Earlier today I stood at the kitchen sink, washing dishes and basking in the fact that I had finally learned how to be a stay-at-home parent.
How could I be so sure?
Well, for starters, Lucy had minutes ago polished off a healthy lunch, including roasted Brussels sprouts—a food I’d been trying to get her to eat for over a month. As I washed dishes she tottered behind me, happily clinking together two Tupperware containers filled with leftovers for tomorrow’s lunch, a real coup. Lunches, dinners, snacks—none of them are easy in our house. Lucy has unfortunately inherited two family histories worth of allergies, including dairy, wheat, chicken, eggs and a few others we’re still sorting through.
Adding to the stress surrounding our mealtimes is that we don’t have a dishwasher. This might not be so bad if we didn’t cook everything from scratch, and if our kitchen wasn’t the size of a walk-in closet. Most of our counter space is taken up by a large bath towel and homemade drying rack concocted out of a plastic shelf. Not the best, but one look at the set sold at my local hardware store only made me laugh: you think one of our cast iron pots would fit on that?
So, just as I’m about to swipe into the sink three wineglasses left over from last night’s dinner party—carefully, mind you—I lose my balance, knocking over a plate from the top of the plastic shelf. The plate lumbers down in cinematic form, sliding to the countertop like a slow-rolling boulder and setting off a chain of events ending with the three wineglasses perched at the edge of the counter, ready to jump. I lunge forward, managing somehow, to catch all three with my wet hands. The situation is precarious. If I let go of one, the other two will fall to the floor. Worse, there’s an apple in the way (who put that there, anyway, I think, before remembering it was me) and I’m unable to simply push them back to their original, safe positions. In the midst of contemplating my next move, I have one of those epiphanies where I see myself from up high.
“Damn,” I think. “She is really keeping it together.”
For that’s how I felt—today. I’d wiped down the stove, balanced the checkbook, made a hot lunch, washed a load of dirty diapers and in between the chores, sold a photograph. But as my 1-year-old stood behind me, waiting to see who would win, Mama or the wineglasses, a more familiar, troubling thought crept in: No, girl. You do not have it together.
It really is an illusion, isn’t? Because on most days, laundering and diapering and vacuuming and dusting and feeding and cooking and bathing and bill-paying are all tasks I throw up in the air at the same time, never finishing one before moving onto the next, a short span-of-attention habit that, I’m beginning to think, is indicative of my failure to grasp this motherhood thing. I mean, do other mothers leave their delicates in the washing machine three days in a row? Well, maybe. But do they remove half the load for drying and leave the other half wet and wrung around the agitator for no good reason other than they despise that one chore?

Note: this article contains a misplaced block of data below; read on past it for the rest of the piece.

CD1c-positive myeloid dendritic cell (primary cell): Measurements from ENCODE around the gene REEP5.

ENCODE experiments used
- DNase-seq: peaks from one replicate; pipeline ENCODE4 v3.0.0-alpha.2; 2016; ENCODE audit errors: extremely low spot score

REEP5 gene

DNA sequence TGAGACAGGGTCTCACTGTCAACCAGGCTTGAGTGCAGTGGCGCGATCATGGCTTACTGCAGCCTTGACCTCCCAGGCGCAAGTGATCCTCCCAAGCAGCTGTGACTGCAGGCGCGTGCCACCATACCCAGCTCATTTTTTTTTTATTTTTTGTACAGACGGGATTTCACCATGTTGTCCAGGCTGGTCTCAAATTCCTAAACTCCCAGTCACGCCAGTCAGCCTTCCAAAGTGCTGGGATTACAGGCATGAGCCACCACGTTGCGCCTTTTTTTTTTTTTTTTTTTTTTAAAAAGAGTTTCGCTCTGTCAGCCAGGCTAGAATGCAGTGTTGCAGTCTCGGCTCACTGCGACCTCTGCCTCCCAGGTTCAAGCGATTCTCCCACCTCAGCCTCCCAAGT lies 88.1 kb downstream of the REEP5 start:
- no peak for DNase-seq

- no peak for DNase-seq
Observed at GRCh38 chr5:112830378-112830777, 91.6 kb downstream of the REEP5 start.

And do they, as I sometimes do, wash about one-third of the dirty dishes, leaving the rest in a heap on the counter for the husband to finish up—even though he does all the cooking and grocery shopping?
I’ve always told myself my inability to accomplish housework is because I’ve got more important things to do—write, take pictures, spend time with my daughter. I mean, what’s more important: a neatly folded stack of shirts or a walk down the block with my toddler?
This may be partially true. I do enjoy spending time with my daughter, of course, and would much rather read a book with her or color a picture than sink my hands into hot scalding dishwater. Who wouldn’t? But I also take pride in the fact that Lucy and I do manage to work through several chores in a day, in spite of my inability to carry through with most of them. I love the fact that Lucy sees her mother accomplish “real” work during the day, versus merely existing as her playmate. And Lucy loves to help. Only moments before parading around the kitchen with the hamburger filled Tupperware, she had put away most of the farm’s bounty brought in last night—radishes and potatoes in the fridge, the now-empty brussels sprout stalk into the compost bucket. She especially liked the knotty stalk and, giggling, hugged it to her chest as if it were a stuffed animal. I let her even though it left a smear of Portland dirt all down the front of her shirt, effectively creating more laundry.
Would I ever learn?
Which brings me back to the moment that found me wrangling with three wineglasses.
I actually forgot that Lucy was standing behind me, so badly did I want to master this moment and all that it represented. It was as if the very measure of motherhood rested on the safe return of crystal to our cabinets. And so when one of the glasses finally dropped, and broken glass was all over the floor and I was near tears and Lucy was holding up the biggest jagged chunk saying, “Uh, uh?” I actually stopped, laughed out loud, and to my own surprise, let Lucy hold onto that very dangerous piece of glass for a smidge longer than I should have. But it was obvious she wasn’t hurt, and barring any sudden movements, probably wouldn’t be. You’ll be happy to know that after a few seconds, I did move in and take it from her. We were both laughing by then—at how quickly things get broken, how little it takes to set them right again. At how Mama will more than likely never get it together, and how that’s OK—it’s better to be a mother who never finishes her chores than a mother who is so caught up in holding onto an illusion that she never breaks a glass.
Originally published in our print issue, Home.